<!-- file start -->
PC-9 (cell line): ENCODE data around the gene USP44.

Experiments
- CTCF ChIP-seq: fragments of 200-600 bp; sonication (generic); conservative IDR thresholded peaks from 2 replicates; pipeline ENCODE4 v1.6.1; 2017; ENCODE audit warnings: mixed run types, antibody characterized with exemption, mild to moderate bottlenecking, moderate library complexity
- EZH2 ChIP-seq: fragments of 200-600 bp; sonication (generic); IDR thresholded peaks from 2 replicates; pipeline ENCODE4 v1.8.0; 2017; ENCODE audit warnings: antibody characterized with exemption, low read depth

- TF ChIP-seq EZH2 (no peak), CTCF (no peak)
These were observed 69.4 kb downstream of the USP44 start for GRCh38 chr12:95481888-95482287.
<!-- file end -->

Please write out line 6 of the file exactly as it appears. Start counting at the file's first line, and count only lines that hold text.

These were observed 69.4 kb downstream of the USP44 start for GRCh38 chr12:95481888-95482287.